What was the most common feedback you received from the audience when on tours?
All the feedback that we got after each show was very positive and some was really overwhelming but the one we always enjoyed hearing was “Your music is different” and that truly inspired us and put a wide smile on our faces.
What were the funniest/most awkward moments of 2013 for Anarchy?
We have our moments in Ganoub studio as it’s where we jam and also recorded our first album, but there’s one moment in particular that we can never forget about: a conversation between Hazem and Amr Hefny. Hazem was supposed to record a bassline that day and he showed up unprepared.
Hefny being the sound engineer asks “Are you ready to record, Hazem?”
Hefny: “You restrung your bass and it’s sounding good?”
Hazem: “No. Regardless of the sound, I am ready to record”
Hefny pauses for a moment and replies: “So you surely trained on the bassline and know it by heart then?”
Hazem: “Umm, no. Regardless of the training, I am ready to record”
Hefny pauses again and goes: “GO HOME, HAZEM!”
Another moment was in Cape Town while on tour; we were invited to an interview on Cape Town radio. On the day of the interview most of the band members were.. How can I put this? Let’s say “hammered”. We could barely talk or walk, LOL. Interview started and let’s just say that our responses were in a new language other than English- a small example: when we were asked “Are you guys having a good time in South Africa?”, one of us answered “We are having the life of our time”!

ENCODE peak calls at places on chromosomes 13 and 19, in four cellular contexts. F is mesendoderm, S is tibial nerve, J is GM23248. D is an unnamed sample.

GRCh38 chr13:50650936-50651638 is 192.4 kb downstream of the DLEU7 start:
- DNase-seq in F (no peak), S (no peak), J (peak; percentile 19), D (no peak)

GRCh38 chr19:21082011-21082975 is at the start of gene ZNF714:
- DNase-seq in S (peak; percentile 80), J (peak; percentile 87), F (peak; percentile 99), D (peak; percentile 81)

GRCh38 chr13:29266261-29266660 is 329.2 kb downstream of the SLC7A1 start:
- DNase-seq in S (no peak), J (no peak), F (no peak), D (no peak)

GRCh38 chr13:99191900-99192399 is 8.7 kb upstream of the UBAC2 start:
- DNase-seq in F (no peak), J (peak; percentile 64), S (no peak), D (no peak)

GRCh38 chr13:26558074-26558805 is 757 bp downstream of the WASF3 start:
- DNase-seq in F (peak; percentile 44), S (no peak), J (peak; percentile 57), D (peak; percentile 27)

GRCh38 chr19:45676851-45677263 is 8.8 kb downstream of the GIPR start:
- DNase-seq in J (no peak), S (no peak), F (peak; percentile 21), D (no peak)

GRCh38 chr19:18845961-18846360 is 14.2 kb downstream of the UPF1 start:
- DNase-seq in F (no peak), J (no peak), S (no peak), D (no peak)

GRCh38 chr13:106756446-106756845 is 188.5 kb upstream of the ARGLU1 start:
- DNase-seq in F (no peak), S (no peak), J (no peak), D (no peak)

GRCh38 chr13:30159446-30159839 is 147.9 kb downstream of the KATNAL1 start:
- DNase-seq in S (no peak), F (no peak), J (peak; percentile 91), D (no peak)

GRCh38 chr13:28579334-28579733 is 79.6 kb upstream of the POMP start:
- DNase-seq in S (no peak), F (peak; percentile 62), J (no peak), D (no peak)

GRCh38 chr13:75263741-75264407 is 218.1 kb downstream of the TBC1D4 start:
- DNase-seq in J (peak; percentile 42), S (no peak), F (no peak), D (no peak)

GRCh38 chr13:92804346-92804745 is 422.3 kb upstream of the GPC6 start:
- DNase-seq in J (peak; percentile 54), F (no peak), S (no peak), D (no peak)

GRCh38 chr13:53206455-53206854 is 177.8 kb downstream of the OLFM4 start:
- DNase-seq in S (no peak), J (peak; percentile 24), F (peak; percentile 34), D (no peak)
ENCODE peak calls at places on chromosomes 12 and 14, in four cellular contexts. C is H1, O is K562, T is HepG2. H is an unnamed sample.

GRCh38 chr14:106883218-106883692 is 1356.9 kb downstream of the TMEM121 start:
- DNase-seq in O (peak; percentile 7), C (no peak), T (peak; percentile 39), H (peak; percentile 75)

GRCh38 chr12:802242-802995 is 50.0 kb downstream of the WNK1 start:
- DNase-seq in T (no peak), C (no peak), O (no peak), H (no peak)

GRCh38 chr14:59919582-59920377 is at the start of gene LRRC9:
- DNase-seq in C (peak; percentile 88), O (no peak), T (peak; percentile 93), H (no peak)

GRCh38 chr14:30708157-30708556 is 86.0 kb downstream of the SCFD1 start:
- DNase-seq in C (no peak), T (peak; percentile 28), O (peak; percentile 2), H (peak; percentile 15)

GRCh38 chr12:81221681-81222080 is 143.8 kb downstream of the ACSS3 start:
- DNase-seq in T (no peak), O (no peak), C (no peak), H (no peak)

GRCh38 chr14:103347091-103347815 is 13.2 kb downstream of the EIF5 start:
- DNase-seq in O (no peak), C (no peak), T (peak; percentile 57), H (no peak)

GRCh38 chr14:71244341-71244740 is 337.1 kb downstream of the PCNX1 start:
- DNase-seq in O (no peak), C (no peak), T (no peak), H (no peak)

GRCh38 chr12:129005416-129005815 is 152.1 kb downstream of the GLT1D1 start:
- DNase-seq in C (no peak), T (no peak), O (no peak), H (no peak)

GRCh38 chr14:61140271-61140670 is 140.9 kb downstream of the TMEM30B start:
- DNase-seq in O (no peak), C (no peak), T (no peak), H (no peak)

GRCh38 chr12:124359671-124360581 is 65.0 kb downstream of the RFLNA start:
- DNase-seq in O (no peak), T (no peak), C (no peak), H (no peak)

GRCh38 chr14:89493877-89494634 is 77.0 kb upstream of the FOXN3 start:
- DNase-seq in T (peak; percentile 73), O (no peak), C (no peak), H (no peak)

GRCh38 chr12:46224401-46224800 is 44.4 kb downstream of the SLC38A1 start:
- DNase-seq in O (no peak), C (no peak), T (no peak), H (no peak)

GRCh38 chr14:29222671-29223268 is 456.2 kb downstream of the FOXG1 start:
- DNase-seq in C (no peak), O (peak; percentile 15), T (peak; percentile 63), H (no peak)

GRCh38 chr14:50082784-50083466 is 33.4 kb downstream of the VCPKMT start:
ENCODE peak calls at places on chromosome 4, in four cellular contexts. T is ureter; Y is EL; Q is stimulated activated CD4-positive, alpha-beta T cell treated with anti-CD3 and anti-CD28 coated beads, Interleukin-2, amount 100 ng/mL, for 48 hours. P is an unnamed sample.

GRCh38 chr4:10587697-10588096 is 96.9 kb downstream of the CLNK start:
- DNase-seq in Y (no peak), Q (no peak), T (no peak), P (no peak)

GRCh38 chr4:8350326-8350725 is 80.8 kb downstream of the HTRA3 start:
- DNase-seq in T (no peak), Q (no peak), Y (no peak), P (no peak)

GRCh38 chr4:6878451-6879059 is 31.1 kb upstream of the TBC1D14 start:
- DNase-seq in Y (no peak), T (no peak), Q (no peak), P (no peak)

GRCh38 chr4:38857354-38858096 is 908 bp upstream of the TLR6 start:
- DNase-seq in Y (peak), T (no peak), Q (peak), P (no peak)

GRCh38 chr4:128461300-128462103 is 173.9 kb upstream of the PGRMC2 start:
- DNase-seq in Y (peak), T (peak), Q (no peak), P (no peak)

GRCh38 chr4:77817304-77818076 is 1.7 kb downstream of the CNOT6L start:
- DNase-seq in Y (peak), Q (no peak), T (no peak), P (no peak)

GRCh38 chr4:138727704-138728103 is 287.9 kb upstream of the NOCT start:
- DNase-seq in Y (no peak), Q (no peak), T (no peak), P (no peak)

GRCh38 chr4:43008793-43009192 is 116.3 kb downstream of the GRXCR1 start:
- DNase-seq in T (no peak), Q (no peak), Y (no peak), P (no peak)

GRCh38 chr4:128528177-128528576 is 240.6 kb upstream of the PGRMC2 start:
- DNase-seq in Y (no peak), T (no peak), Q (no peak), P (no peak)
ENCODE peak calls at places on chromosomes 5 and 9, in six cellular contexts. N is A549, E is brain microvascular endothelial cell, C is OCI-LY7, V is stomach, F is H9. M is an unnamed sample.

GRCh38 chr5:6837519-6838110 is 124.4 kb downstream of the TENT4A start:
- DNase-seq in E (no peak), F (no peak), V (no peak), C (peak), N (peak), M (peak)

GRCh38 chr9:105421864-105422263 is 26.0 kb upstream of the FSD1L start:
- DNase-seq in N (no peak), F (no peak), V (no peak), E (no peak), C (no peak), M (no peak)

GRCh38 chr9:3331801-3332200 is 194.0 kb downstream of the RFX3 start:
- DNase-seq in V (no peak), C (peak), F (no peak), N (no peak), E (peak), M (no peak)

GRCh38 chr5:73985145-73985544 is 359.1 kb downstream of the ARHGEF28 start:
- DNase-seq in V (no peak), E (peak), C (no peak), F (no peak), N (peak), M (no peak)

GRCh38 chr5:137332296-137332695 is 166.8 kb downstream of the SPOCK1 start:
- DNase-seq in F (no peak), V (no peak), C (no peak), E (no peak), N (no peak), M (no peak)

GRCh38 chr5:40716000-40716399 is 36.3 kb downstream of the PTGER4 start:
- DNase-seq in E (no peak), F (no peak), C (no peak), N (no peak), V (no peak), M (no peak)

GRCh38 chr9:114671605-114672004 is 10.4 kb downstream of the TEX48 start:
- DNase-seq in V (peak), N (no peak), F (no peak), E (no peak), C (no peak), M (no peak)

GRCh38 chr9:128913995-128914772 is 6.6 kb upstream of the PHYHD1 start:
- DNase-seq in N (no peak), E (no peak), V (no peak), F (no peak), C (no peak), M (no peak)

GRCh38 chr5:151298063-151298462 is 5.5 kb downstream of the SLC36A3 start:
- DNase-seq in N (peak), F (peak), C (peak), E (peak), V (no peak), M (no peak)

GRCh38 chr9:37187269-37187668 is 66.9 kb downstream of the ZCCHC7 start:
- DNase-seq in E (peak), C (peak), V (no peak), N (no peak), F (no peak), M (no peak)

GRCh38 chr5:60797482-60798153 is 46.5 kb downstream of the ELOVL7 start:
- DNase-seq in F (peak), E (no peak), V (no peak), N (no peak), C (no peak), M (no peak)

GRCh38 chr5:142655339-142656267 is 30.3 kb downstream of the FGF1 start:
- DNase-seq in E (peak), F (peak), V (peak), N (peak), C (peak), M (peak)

The radio broadcaster laughed and said “You mean you are having the time of your life”, but one of us replied “YES, we are having the life of our time”. Again! LOL.
So how do you guys manage to afford the time for Anarchy and your personal lives?
By proper planning, commitment and being lucky that all people around us in our personal life are very supportive to Anarchy.
As for 2014, it too comes packed with live activities- Neck Buster back in March, Wacken Metal Battle Egypt in May- and a tour in Spain in July. How are you preparing for all this?